I friggin love movies, particularly going to the movies. I love a great story expressed visually in a skillful way on the screen. But far too often the wrong movies are made, movies that are stupid, offensive to most, or worst of all, not profitable. Because I am a magnanimous fellow, I'm listing here a few suggestions of how to avoid flop movies and make it much more likely that your movie is profitable. Since the rich need to get richer.
We Like it When the Good Guys Win
Movies that are despair-ridden might be critically acclaimed and good for one time viewing, but nobody wants to go back again and again to watch the hero die or be miserable the entire movie. Into the Wild might be all the rage in critical circles, but it didn't even crack the top 100 earners in 2007, bested by such classics as Mr. Woodcock and The Reaping. People want to leave the theater with a good feeling, not like they just got a lecture.
You Don't Need Filth to Make a Successful Movie
Only 5 R-rated movies were in the top 40 earnings-wise in 2007 (the number is the same for 2006 and 4 in the top 40 in 2005). Since 2002, G-rated movies have the highest per-movie average, followed by PG-13 movies. By far, the most successful R-Rated movie in recent years has been The Passion of the Christ, a profoundly religious movie. Of widely-released movies, R-rated ones tend to fare much worse on average than the other MPAA ratings.
Moviegoers Love God, Family, and Country
Everybody is sick of the Iraq war, even the people who support(ed) it. Together, Rendition, In the Valley of Elah, Lions for Lambs, and A Mighty Heart combined to earn $40 million domestically. This number would barely pay for the budget of Lions for Lambs. Their combined casts include Oscar nominees and superstars like Reese Witherspoon, Jake Gyllenhaal, Tommy Lee Jones, Tom Cruise, Meryl Streep, Robert Redford, and Angelina Jolie. People on the right don't watch these movies because they're insulting and people on the left don't because they've been oversaturated.
Family movies fare very well, as noted by the per-screen excellent earnings for G-rated fare. Tyler Perry's pro-family movies have grossed hundreds of millions in the past few years. Meanwhile, Georgia Rule with its tale of sexual abuse (and condescension to Mormons) couldn't clear the $25 million mark.
As for movies with religious content (or that are trying to cover it up), The Golden Compass has at present lost $176 million and must earn $80 million before it becomes the biggest bust in movie history, according to the figures on the-numbers.com. Its domestic earning couldn't match the blockbusters Stomp the Yard or Norbit. The Passion of the Christ, meanwhile, made 10 times its budget at $370 million domestically and more than $600 million worldwide (not to mention the DVD sales at a near-record pace). The Lion, the Witch, and the Wardrobe, authored by Christian icon C.S. Lewis, was a top-3 movie in 2005. It's probably wise to make a movie respectful of the God of the majority of the moviegoing world and unwise to make movies based on a series of books where little children team up with demons to try to kill God.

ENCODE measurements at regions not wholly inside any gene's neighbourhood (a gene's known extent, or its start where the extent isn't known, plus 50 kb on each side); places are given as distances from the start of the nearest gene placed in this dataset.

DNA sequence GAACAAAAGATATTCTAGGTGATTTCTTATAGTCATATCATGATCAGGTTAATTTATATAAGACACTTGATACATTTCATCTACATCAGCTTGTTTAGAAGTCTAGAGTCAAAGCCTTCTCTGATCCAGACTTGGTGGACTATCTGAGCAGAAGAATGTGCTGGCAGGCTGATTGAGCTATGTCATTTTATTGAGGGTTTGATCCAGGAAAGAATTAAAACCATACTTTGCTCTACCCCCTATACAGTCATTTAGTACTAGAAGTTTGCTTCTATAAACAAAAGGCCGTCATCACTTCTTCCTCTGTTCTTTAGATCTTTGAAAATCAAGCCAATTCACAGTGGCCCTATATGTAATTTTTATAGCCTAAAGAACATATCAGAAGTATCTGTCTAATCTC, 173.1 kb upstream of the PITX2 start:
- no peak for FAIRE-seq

Know When It's Over
This mainly applies to actors, but "franchises" as well. Jack Nicholson and Morgan Freeman are now in a movie celebrating how old and decrepit they are. Woody Allen is still allowed to direct movies. They made Saw IV. Horror movies in their 11th sequel (like the Jason movies) might be profitable, but they just plain suck and are on eyesore on the cinema landscape. Steven Segal, a personal crap fave, is 70 pounds overweight and looks 70 years old, yet still continues to make movies (like the one where he's a butt-kicking archaelogist with a PhD in Chinese history, which he obtained in prison). All of you: please go away.
You Can Make an Action Movie With Heart and Intelligence
I love watching stuff blow up and people kicking the crap out of each other. A fan of the Pierce Brosnan Bond movies, I really enjoyed Casino Royale. In retrospect the movie made me angry, not because of its content or message, but because all of the stupid popcorn Bond offerings before could have been cool AND actually good movies. The same goes for Batman Begins (exluding the 1989 Batman, which was awesome - easily Nicholson's best work). The Bourne trilogy, Harry Potter movies, and Spider-Man flicks all are very exciting movies that are actually good films.
Casting Isn't Everything, but It is a Whole Lot
Val Kilmer as Batman. George Clooney as Batman with batnipples. Denise Richards and Tara Reid playing scientists. Steve Martin in The Pink Panther (worst...movie...ever). Everyone in The Pink Panther. Obviously, these are examples of staggeringly bad casting choices. Christian Bale as Batman. Matt Damon as Jason Bourne (who would have thought "Matt Damon, action-badass"?) Hugh Jackman as Wolverine (though we'll agree X-men 3 never happened). Everyone in the X-Men movies except for Halle Berry, whose Oscar should have been revoked the second she set foot on the Catwoman set. Daniel Craig as James Bond. Helen Mirren as the Queen. All of these are examples of casting which made good movies great.
The basic message of all of these suggestions is to be smart. If your actress has a bigger bra size than IQ, you can skip the Oscars. If you're going to make a movie that will offend the political, religious, and moral sentiments of the potential audience, make sure you're on a nice, tight budget. Successful movies typically make people feel good, entertain the eye and the mind, and reflect the hopes, wishes, and morals of the audience.